Hey, bots should be allowed to have leisure time too!

I wrote an article explaining how I built a simple anagram solver for Wordscapes. But then I got stupidly obsessed with how I could take my cheating to the next level. I didn’t want to swipe anymore! But what could I use to swipe the screen for my lazy behind?

Enter pyautogui

It’s a Python library that lets you, among other things, screenshot and click around a screen on different platforms. There are faster platform specific options but for my needs this was more than sufficient.

If a pictures worth a thousand words, then a gif is worth 1000s of words yeah?

How does it work? Let me break it down for you. (All the code is here.)

#### A Dumb Solver

The very first version of this used a set of points that were fixed on the screen and permuted through them. The code is:

from itertools import permutations

import pyautogui as pg

from typing import List, Tuple

from pyscreeze import Point

LEFT_CHAR_POS = Point(360, 820)

TOP_CHAR_POS = Point(480, 695)

RIGHT_CHAR_POS = Point(605, 814)

BOTTOM_CHAR_POS = Point(483, 945)

def _gen_permutation(n: int):

return _gen_permutation_for_list(

[LEFT_CHAR_POS, RIGHT_CHAR_POS, TOP_CHAR_POS, BOTTOM_CHAR_POS], n)

def _gen_permutation_for_list(positions: List[Point[int]], n: int):

return permutations(positions, n)

def _move_through_permutation(permutation: List[Tuple[str]]):

for i, pos in enumerate(permutation):

duration = 0.001

pg.moveTo(x=pos[0], y=pos[1], duration=duration)

if i == 0:

pg.mouseDown()

pg.mouseUp()

def position_based_permute_solver(positions: List[Point[int]]):

for i in range(3, len(positions)+1):

for permutation in _gen_permutation_for_list(positions, i):

_move_through_permutation(permutation)

def four_char_permute_solver():

for permutation in _gen_permutation(3):

_move_through_permutation(permutation)

for permutation in _gen_permutation(4):

_move_through_permutation(permutation)

This would just swipe all the permutations for 3 and 4 positions, hard coded to the exact pixel placement I got by running pyautogui.mouseInfo() and seeing what the number was for my cursor. While fun and pretty stupid, this approach fell apart as soon as a fifth and sixth character were introduced. Instead of just adding more pixel positions and permutations, I decided to try and be smarter.

#### The Pitfalls of Trying to Be Smarter

If you want to pick letters on the screen, you find that the first thing you need to do is have a screenshot of those letters to “find” them. This is a chicken and egg problem that is solved by me:

- Pausing the solver
- Screenshotting a picture of each letter
- Adding them to a folder and labelling each with the corresponding letter (e.g. a.png )
- Restarting the solver and seeing if it’s smart enough to find the letter

Pyautogui wraps a handful of other image libraries like opencv and Pillow , but basically I just played around with how I could set the confidence when matching, and found that for certain letters like O and Q I needed to up the similarity. I then needed to deduplicate all the matches found right around the letter, since lowering the confidence meant that you got a lot of clustered duplicates. Also I kept finding I’s inside H’s, so annoying.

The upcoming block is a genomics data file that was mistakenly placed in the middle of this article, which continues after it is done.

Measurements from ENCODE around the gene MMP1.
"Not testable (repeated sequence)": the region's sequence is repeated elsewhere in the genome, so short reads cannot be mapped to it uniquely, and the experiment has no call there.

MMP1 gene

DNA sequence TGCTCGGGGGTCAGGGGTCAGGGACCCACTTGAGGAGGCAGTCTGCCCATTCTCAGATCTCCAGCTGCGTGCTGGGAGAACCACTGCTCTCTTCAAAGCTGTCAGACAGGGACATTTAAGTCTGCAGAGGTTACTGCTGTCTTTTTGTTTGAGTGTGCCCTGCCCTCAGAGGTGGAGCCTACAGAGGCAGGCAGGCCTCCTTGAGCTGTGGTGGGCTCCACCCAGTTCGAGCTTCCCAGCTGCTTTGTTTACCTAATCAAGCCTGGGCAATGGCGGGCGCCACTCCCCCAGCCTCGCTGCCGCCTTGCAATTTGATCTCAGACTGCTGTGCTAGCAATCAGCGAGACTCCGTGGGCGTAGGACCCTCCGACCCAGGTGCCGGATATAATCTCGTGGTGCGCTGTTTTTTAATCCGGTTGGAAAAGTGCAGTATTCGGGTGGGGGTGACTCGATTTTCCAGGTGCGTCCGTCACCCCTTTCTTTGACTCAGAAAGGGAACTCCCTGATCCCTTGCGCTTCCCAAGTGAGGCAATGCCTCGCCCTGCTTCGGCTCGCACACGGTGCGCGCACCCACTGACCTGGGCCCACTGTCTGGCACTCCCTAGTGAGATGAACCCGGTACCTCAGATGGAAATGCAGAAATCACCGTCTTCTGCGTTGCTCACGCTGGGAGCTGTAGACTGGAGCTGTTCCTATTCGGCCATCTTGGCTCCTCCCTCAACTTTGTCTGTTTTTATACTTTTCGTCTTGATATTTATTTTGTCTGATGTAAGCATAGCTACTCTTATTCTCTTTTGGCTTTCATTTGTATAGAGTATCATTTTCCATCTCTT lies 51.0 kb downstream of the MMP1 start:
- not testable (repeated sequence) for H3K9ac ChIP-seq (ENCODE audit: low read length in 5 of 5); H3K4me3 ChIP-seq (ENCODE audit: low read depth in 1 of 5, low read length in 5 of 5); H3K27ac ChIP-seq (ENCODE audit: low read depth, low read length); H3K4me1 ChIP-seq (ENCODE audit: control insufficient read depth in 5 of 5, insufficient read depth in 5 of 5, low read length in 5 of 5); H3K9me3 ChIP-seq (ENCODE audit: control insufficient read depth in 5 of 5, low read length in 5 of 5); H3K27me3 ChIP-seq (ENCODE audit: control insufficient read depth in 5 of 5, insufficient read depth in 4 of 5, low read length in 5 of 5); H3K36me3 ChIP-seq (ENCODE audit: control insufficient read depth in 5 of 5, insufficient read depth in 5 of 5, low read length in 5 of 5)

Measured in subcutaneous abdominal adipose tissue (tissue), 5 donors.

Being smart is annoying!

Anyway having played around with that a ton, I also realized I had to highlight the letters to start (that’s the initial sweep in the gif above). I just hard coded some relative pixel positions to the back arrow at the top (more screenshots!)

#### Putting it all together

Eventually my solver got pretty fancy, with multiple letters to match in case the background color changed, and I incorporated the anagram solver from the other video to give me my “guesses.”

The last bit of swiping that was kind of fancy was mapping those guesses to the identified letters and their positions. That looks like:

from collections import defaultdict

from typing import Dict, List

import pyscreeze

import pyautogui as pg

def guess_to_movement(guess: str, letter_points: Dict[str, List[pyscreeze.Point]]) -> None:

letter_indices = defaultdict(lambda: 0)

for i, letter in enumerate(guess):

duration = 0.001

point_index = letter_indices[letter]

pos = letter_points[letter][point_index]

letter_indices[letter] += 1

pg.moveTo(x=pos[0], y=pos[1], duration=duration)

if i == 0:

pg.mouseDown()

pg.mouseUp()

The data we’re dealing with looks like {“e”: [Point(1,2), Point(3,4)], “b”: [Point(5,6)]}

So if we had a guess like Bee we’d

- go to the point corresponding to B
- roll B’s index forward in case there was another B again
- put the mouse down since it’s the first index
- (Looping around) now go to the first E point, and incrementing the index corresponding to E
- (Looping around) now go to the second E point, and increment the index, though we won’t need it
- Pick up the mouse

And there you have it, something that can find letters on a page, translate those letters to guesses, and translate those guesses back to swiping.

After doing this for a while it can be satisfying to watch, but mostly I just became a screenshot hoarder. Still haven’t found my letter Z yet 🙁

Thanks for reading! Feel free to try out the code if you want to sit back and watch the swiping.

I Wrote a Wordscapes Bot in Python, And Became a Screenshot Hoarder was originally published in Chatbots Life on Medium, where people are continuing the conversation by highlighting and responding to this story.